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Float On: Tales from a Sensory Deprivation Tank

What can you expect from floating in complete isolation? Peace, tranquility and soggy, salty bliss.

March 22nd, 2013

Tags: Stress, Happiness
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Float On: Tales from a Sensory Deprivation Tank

As YouBeauty's Happiness Expert, I'm always on the lookout for new ways to manage stress. Sometimes I come across a method that's a little bit quirky. Case in point: the floatation tank (aka flotation tank, float tank, sensory deprivation tank).

If you're looking for an effective way to de-stress and you're not afraid to try something a little bit different, this is for you. Although this might seem like the epitome of new age nonsense, past research shows an impressive array of benefits experienced by people who have used a floatation tank, such as stress reduction and pain relief*. In addition, floatation tank advocates also claim a number of other benefits including improved concentration, creativity and immune system strength. However, these claims lack substantial scientific support.

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So, what's it like to use one of these things? To begin, the water in a floatation tank is a special solution containing 1,000 pounds of Epsom salt. This ensures that you will easily float and that your eyes, mouth and nose stay above the water. In addition, the water is kept at skin temperature so that you don't feel too hot or cold while in the tank. If you're a bit claustrophobic, don't worry. A typical tank is big enough to stand in (4 feet wide, 8 feet long and 7 feet high) and you can easily get out whenever you wish. The tank is designed to minimize sensory stimulation—it's completely dark, you can only hear the sound of the water gently moving and you feel virtually nothing.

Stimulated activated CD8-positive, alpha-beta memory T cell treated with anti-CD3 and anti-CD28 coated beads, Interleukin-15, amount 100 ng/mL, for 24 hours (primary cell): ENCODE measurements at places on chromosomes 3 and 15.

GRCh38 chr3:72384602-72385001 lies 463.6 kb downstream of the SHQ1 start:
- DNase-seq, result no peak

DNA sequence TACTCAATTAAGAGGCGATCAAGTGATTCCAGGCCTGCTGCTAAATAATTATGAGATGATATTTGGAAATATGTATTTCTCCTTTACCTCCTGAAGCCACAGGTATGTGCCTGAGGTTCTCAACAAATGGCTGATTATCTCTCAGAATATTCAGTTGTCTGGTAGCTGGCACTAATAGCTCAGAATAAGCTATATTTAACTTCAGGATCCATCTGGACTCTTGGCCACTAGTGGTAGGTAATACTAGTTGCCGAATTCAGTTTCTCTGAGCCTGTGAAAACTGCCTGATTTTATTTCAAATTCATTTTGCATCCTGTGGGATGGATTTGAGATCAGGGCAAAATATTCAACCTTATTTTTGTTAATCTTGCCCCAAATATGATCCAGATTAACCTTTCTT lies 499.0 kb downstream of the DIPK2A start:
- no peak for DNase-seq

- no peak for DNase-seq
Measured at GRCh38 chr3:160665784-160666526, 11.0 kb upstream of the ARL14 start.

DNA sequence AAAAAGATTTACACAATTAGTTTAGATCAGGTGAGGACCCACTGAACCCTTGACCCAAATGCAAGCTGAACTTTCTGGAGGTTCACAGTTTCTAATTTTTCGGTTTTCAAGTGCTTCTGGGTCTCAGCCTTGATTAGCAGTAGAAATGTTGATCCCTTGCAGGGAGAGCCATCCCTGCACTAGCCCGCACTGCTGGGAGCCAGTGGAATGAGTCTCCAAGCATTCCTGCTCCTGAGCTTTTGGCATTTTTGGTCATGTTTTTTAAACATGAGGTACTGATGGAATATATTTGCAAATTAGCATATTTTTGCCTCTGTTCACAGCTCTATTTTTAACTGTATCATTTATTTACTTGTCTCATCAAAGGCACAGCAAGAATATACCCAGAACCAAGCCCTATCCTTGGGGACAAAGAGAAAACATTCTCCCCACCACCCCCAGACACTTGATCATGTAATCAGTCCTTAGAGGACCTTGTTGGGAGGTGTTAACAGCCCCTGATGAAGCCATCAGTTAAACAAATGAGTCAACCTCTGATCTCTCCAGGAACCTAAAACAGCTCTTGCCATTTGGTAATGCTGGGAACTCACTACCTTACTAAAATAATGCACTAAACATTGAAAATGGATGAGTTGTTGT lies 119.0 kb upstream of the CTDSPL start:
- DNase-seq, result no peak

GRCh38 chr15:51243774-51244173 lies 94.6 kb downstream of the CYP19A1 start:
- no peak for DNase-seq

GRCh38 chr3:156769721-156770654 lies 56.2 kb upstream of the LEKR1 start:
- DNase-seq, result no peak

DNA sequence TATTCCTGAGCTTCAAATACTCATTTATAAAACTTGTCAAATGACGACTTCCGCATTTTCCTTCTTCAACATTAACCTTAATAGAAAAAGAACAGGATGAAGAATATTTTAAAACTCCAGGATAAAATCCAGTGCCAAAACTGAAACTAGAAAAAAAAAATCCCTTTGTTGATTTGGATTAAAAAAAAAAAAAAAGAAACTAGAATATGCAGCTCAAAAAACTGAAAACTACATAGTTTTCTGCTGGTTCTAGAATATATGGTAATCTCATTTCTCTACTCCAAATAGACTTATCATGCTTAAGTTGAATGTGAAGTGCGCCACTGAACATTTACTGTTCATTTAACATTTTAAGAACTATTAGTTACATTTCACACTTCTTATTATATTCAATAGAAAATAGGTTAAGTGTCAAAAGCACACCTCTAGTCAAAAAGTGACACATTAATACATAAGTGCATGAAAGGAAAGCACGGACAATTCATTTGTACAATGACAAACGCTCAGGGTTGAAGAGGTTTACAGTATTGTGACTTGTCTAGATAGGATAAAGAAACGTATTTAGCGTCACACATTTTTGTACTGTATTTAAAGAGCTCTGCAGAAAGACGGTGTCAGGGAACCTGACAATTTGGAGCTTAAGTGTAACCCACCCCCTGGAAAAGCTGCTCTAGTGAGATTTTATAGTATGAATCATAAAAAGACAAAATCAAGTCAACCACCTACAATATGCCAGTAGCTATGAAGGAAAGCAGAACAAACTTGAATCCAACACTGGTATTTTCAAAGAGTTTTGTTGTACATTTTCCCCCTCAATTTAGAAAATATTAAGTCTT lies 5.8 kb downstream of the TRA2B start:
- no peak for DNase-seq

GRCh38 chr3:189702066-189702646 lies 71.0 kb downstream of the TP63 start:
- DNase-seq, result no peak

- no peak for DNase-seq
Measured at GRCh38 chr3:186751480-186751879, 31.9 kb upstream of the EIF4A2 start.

Floatation tank

After spending 45 minutes in a floatation tank, I can personally attest to having had a unique and blissful experience. After first entering the tank, it took about 15 minutes for me to get used to it. From that point on, I began to notice that I was alone with my thoughts, but not in the usual sense. My thoughts came very slowly and were much easier to manage, compared to my thinking on an average busy day.

Little by little, I felt myself sink into a deeply calm state. I've tried many other relaxation techniques, but using a floatation tank gave me a rather unique feeling of tranquility. Indeed, the tank gave me an experience that's frankly difficult to describe. Immersed in pitch-black weightlessness, I began to forget about everything that had been troubling me before I entered the tank. I felt very present; imagining a moment in the past or the future made no sense and held no meaning.

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The experience made me realize that my mind is typically occupied with all kinds of sensory input. Being in the tank gave me some mental rest and more resources for paying attention to the present moment. I also felt very peaceful. It was comforting to be in such a soothing state, while still feeling conscious and aware of my surroundings. After 45 minutes, I emerged from the tank feeling profoundly relaxed. I felt calm and ready to handle whatever stress came my way.

Overall, I recommend giving a floatation tank a try, especially if you find it difficult to manage your stress and you're feeling a bit adventurous. Prices vary depending on the location; typical rates are about $1 per minute, with sessions lasting at least 30 minutes. It can be difficult to find a floatation tank facility, but U.S. locations are listed here and here.

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Virtually everyone could use some help dealing with stress. As technology advances, we're bound to find devices that can counterbalance the inevitable stress that piles up each day. I believe the floatation tank is such a device, so give it a go! Worst case, you'll get a bit wet!     

*Suedfeld, P. & Borrie, R. A. (1999). Health and therapeutic applications of chamber and flotation restricted environmental stimulation therapy (REST). Psychology and Health, 14, 545-566.

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